Employer health benefit costs hit lowest wage workers hardest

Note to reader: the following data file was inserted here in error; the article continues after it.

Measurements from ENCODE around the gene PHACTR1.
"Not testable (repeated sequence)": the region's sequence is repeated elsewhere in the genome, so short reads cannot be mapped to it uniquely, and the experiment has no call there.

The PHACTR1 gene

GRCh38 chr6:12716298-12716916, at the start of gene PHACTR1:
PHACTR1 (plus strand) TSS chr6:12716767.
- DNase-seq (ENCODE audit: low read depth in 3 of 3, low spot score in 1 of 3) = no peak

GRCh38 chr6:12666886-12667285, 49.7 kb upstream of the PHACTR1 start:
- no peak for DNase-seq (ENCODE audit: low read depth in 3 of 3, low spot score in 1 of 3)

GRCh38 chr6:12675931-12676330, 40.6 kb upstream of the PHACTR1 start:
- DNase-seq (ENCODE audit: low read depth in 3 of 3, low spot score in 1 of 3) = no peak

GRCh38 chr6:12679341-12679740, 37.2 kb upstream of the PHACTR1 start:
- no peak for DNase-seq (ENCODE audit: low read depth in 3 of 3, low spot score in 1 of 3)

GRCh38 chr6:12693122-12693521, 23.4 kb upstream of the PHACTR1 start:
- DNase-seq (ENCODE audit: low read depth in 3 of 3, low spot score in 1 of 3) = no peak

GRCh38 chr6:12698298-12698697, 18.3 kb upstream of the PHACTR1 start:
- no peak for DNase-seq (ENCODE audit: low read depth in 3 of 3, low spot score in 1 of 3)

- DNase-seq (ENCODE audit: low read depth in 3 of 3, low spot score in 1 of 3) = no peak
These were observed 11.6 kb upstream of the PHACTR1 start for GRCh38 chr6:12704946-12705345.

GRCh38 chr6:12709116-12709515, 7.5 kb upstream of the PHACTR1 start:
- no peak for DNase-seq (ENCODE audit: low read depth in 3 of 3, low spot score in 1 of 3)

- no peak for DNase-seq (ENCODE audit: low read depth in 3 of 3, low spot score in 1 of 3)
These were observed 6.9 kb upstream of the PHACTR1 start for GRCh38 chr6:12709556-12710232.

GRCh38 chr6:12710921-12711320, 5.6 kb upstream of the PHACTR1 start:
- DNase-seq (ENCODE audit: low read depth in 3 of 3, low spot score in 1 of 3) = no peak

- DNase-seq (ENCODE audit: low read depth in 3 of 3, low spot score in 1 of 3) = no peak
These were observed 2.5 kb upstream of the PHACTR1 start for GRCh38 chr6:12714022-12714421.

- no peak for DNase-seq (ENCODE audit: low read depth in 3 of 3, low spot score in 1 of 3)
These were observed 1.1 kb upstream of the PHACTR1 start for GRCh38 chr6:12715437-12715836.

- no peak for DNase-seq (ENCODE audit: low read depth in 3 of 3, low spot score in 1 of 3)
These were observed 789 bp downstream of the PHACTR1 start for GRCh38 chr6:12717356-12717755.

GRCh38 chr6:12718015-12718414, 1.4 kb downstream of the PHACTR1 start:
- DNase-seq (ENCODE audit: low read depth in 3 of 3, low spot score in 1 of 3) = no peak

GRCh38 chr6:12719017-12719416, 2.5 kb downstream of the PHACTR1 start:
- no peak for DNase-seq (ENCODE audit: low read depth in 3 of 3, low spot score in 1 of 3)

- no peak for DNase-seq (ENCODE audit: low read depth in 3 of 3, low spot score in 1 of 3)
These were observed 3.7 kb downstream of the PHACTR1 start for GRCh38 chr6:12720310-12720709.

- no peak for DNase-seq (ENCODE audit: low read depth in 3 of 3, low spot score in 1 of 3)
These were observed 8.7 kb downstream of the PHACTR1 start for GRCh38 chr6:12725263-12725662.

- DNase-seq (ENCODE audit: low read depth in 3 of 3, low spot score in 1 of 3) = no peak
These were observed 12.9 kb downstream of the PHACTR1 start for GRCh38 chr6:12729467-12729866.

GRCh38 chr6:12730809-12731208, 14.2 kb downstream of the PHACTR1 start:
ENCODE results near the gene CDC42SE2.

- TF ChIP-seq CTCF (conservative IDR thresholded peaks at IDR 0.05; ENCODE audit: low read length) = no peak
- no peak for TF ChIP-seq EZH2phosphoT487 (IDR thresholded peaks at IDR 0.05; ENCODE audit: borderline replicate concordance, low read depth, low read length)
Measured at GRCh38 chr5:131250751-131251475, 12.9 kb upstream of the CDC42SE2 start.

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The latest Kaiser Employer Health Benefits Survey found that nationally last year premiums for employer-sponsored health benefits rose by 3% for single coverage and 5% for family coverage. In comparison, wages rose 2.6% and inflation was 2.5%. As in previous surveys, premiums were highest in the Northeast. But in a really unfair twist (which also isn’t new), low wage workers (firms with at least 35% of workers earn $25,000/year or less) pay a larger share of their premiums (24% vs. 17% for single coverage, 42% vs. 29% for family plans). Workers in these firms are less likely to be eligible for health benefits (61% vs. 81%) and less likely to be covered by employer benefits (33% vs. 64%). In good news, 4% of all firms and 11% of large firms assist low-wage workers to afford health coverage by subsidizing their premiums.

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